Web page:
Research Handbook in Data Science and Law
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Research Handbook in Data Science and Law

Edited by Vanessa Mak, Eric Tjong Tjin Tai and Anna Berlee

The use of data in society has seen an exponential growth in recent years. Data science, the field of research concerned with understanding and analyzing data, aims to find ways to operationalize data so that it can be beneficially used in society, for example in health applications, urban governance or smart household devices. The legal questions that accompany the rise of new, data-driven technologies however are underexplored. This book is the first volume that seeks to map the legal implications of the emergence of data science. It discusses the possibilities and limitations imposed by the current legal framework, considers whether regulation is needed to respond to problems raised by data science, and which ethical problems occur in relation to the use of data. It also considers the emergence of Data Science and Law as a new legal discipline.
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Chapter 7: Data and intellectual property law

Michael Mattioli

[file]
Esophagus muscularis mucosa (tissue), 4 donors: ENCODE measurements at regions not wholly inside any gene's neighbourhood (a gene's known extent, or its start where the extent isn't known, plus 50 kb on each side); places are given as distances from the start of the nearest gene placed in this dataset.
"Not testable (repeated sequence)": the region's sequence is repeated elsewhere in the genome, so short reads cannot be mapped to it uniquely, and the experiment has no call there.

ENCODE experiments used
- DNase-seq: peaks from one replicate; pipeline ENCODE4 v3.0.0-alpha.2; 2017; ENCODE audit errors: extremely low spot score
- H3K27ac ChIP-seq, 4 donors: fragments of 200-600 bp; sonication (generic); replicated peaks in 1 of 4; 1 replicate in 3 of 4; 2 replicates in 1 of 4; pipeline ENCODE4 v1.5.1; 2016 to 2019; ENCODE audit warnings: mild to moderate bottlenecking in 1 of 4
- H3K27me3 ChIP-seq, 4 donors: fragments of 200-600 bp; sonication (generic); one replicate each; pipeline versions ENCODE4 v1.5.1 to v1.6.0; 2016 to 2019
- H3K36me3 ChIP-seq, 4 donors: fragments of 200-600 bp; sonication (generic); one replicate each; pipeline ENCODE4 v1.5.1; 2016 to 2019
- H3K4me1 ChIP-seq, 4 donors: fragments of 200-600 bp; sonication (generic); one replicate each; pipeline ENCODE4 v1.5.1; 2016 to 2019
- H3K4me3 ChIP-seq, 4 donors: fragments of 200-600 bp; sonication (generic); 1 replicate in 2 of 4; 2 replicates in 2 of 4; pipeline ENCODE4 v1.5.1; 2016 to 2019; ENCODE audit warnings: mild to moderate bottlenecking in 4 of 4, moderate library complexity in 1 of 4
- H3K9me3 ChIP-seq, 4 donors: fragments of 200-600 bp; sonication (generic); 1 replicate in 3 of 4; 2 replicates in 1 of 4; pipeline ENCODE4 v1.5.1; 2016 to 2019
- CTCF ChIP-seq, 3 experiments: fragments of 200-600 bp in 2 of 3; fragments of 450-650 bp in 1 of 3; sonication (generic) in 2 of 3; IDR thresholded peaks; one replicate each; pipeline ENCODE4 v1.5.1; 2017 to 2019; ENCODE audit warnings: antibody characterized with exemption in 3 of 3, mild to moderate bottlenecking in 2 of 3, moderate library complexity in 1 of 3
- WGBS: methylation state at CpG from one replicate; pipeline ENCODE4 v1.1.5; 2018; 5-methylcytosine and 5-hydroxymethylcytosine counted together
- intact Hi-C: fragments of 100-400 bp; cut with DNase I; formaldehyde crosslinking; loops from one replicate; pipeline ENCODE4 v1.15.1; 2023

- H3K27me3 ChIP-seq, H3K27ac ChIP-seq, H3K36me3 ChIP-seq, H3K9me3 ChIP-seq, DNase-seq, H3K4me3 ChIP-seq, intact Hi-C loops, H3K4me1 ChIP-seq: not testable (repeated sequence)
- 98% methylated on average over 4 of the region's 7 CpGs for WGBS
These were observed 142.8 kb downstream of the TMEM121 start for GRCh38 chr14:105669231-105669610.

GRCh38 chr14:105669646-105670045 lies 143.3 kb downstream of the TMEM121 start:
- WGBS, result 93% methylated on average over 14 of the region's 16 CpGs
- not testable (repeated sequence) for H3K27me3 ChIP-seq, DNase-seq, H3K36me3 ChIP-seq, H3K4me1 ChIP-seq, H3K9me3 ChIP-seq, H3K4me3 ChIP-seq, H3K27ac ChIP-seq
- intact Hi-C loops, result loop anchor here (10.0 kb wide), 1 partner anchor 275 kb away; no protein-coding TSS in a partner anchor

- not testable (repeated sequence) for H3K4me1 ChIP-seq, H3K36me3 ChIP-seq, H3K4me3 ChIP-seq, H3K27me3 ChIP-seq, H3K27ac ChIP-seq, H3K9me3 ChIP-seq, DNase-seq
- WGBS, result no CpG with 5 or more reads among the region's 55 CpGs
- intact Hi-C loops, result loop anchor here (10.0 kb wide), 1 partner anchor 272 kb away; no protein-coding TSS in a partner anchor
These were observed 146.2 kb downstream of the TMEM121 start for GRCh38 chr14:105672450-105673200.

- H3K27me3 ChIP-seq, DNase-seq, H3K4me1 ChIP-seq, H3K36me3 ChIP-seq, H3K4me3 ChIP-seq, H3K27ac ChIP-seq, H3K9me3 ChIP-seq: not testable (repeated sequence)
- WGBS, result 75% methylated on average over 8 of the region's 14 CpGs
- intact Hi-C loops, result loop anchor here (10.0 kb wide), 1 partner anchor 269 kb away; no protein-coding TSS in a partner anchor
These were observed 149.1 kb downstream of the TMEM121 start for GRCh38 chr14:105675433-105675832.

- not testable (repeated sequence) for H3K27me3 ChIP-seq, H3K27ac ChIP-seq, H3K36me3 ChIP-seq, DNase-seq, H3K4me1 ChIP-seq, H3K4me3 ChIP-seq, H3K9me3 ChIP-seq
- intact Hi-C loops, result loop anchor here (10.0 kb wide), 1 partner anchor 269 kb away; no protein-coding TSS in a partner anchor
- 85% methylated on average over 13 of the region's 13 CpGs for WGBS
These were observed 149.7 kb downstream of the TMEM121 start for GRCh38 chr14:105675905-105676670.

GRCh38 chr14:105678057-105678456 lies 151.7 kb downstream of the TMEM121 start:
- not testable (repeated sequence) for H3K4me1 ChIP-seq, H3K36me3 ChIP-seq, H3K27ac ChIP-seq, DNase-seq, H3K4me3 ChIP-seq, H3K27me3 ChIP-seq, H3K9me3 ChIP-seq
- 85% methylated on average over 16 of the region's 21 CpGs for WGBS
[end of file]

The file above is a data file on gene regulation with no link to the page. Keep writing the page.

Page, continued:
This chapter examines the somewhat jumbled relationship between data and intellectual property law, with a special focus on copyrights, patents, and trade secrets. Although these bodies of law are deeply concerned with and influenced by new technologies, they offer limited protections to the new industries forming around data today. Traditional copyright protection for data and databases is relatively thin, and the patentability of algorithms that can process data is somewhat unpredictable under current American jurisprudence. Meanwhile, although data may be the subject of trade secret protection, liability under this body of law extends only to those who wrongfully use or disclose valuable secret data. Responding in part to the limitations of traditional IP law, European policymakers in the 1990s enacted a special form of sui generis rights for databases and continue to explore useful new policies today. Despite repeated efforts by US lawmakers, no similar protections have been enacted into American law. In addition to exploring how the law applies to data, this chapter briefly highlights how new industrial and commercial uses of data connect with the policies underlying IP law—most significantly, the twin goals of promoting innovation and disclosing technological information.

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